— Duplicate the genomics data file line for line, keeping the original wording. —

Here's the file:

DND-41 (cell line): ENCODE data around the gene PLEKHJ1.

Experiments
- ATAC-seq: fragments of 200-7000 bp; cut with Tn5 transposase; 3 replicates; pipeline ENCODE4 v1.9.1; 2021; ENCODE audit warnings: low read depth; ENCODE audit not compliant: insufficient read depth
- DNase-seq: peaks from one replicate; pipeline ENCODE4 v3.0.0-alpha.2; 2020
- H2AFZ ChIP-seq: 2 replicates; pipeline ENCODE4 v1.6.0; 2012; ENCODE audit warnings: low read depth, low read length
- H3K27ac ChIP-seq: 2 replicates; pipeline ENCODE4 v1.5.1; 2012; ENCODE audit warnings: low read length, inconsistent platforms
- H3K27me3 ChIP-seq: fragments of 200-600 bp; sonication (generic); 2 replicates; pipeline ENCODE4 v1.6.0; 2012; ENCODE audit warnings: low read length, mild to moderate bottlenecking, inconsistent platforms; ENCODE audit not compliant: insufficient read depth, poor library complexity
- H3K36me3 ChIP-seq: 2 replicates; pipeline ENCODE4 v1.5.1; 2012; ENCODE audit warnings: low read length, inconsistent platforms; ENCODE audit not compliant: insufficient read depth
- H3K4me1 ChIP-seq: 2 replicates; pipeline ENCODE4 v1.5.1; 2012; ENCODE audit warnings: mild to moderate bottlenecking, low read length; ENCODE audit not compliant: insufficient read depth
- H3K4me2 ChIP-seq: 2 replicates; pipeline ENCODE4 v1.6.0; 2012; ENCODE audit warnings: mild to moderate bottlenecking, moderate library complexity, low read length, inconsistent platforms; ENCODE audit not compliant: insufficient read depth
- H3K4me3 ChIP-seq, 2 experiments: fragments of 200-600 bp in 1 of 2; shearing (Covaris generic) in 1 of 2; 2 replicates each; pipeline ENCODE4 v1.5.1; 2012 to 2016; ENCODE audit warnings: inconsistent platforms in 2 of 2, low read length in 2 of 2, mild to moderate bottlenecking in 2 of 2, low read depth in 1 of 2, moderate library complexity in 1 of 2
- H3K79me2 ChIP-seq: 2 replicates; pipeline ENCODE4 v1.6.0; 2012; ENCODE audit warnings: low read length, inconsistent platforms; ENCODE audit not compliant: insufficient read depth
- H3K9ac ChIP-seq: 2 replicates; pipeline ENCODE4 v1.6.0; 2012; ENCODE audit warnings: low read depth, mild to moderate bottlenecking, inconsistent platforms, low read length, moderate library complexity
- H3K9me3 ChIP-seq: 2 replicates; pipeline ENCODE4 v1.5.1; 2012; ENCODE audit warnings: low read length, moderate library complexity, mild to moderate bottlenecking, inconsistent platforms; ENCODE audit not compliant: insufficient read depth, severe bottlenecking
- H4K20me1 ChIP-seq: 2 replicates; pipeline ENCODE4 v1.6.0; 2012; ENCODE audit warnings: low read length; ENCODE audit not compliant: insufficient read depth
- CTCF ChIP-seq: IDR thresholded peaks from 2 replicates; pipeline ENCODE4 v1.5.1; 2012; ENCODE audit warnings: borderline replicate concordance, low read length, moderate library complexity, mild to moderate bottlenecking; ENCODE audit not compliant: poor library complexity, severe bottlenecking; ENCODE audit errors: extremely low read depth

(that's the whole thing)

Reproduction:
DND-41 (cell line): ENCODE data around the gene PLEKHJ1.

Experiments
- ATAC-seq: fragments of 200-7000 bp; cut with Tn5 transposase; 3 replicates; pipeline ENCODE4 v1.9.1; 2021; ENCODE audit warnings: low read depth; ENCODE audit not compliant: insufficient read depth
- DNase-seq: peaks from one replicate; pipeline ENCODE4 v3.0.0-alpha.2; 2020
- H2AFZ ChIP-seq: 2 replicates; pipeline ENCODE4 v1.6.0; 2012; ENCODE audit warnings: low read depth, low read length
- H3K27ac ChIP-seq: 2 replicates; pipeline ENCODE4 v1.5.1; 2012; ENCODE audit warnings: low read length, inconsistent platforms
- H3K27me3 ChIP-seq: fragments of 200-600 bp; sonication (generic); 2 replicates; pipeline ENCODE4 v1.6.0; 2012; ENCODE audit warnings: low read length, mild to moderate bottlenecking, inconsistent platforms; ENCODE audit not compliant: insufficient read depth, poor library complexity
- H3K36me3 ChIP-seq: 2 replicates; pipeline ENCODE4 v1.5.1; 2012; ENCODE audit warnings: low read length, inconsistent platforms; ENCODE audit not compliant: insufficient read depth
- H3K4me1 ChIP-seq: 2 replicates; pipeline ENCODE4 v1.5.1; 2012; ENCODE audit warnings: mild to moderate bottlenecking, low read length; ENCODE audit not compliant: insufficient read depth
- H3K4me2 ChIP-seq: 2 replicates; pipeline ENCODE4 v1.6.0; 2012; ENCODE audit warnings: mild to moderate bottlenecking, moderate library complexity, low read length, inconsistent platforms; ENCODE audit not compliant: insufficient read depth
- H3K4me3 ChIP-seq, 2 experiments: fragments of 200-600 bp in 1 of 2; shearing (Covaris generic) in 1 of 2; 2 replicates each; pipeline ENCODE4 v1.5.1; 2012 to 2016; ENCODE audit warnings: inconsistent platforms in 2 of 2, low read length in 2 of 2, mild to moderate bottlenecking in 2 of 2, low read depth in 1 of 2, moderate library complexity in 1 of 2
- H3K79me2 ChIP-seq: 2 replicates; pipeline ENCODE4 v1.6.0; 2012; ENCODE audit warnings: low read length, inconsistent platforms; ENCODE audit not compliant: insufficient read depth
- H3K9ac ChIP-seq: 2 replicates; pipeline ENCODE4 v1.6.0; 2012; ENCODE audit warnings: low read depth, mild to moderate bottlenecking, inconsistent platforms, low read length, moderate library complexity
- H3K9me3 ChIP-seq: 2 replicates; pipeline ENCODE4 v1.5.1; 2012; ENCODE audit warnings: low read length, moderate library complexity, mild to moderate bottlenecking, inconsistent platforms; ENCODE audit not compliant: insufficient read depth, severe bottlenecking
- H4K20me1 ChIP-seq: 2 replicates; pipeline ENCODE4 v1.6.0; 2012; ENCODE audit warnings: low read length; ENCODE audit not compliant: insufficient read depth
- CTCF ChIP-seq: IDR thresholded peaks from 2 replicates; pipeline ENCODE4 v1.5.1; 2012; ENCODE audit warnings: borderline replicate concordance, low read length, moderate library complexity, mild to moderate bottlenecking; ENCODE audit not compliant: poor library complexity, severe bottlenecking; ENCODE audit errors: extremely low read depth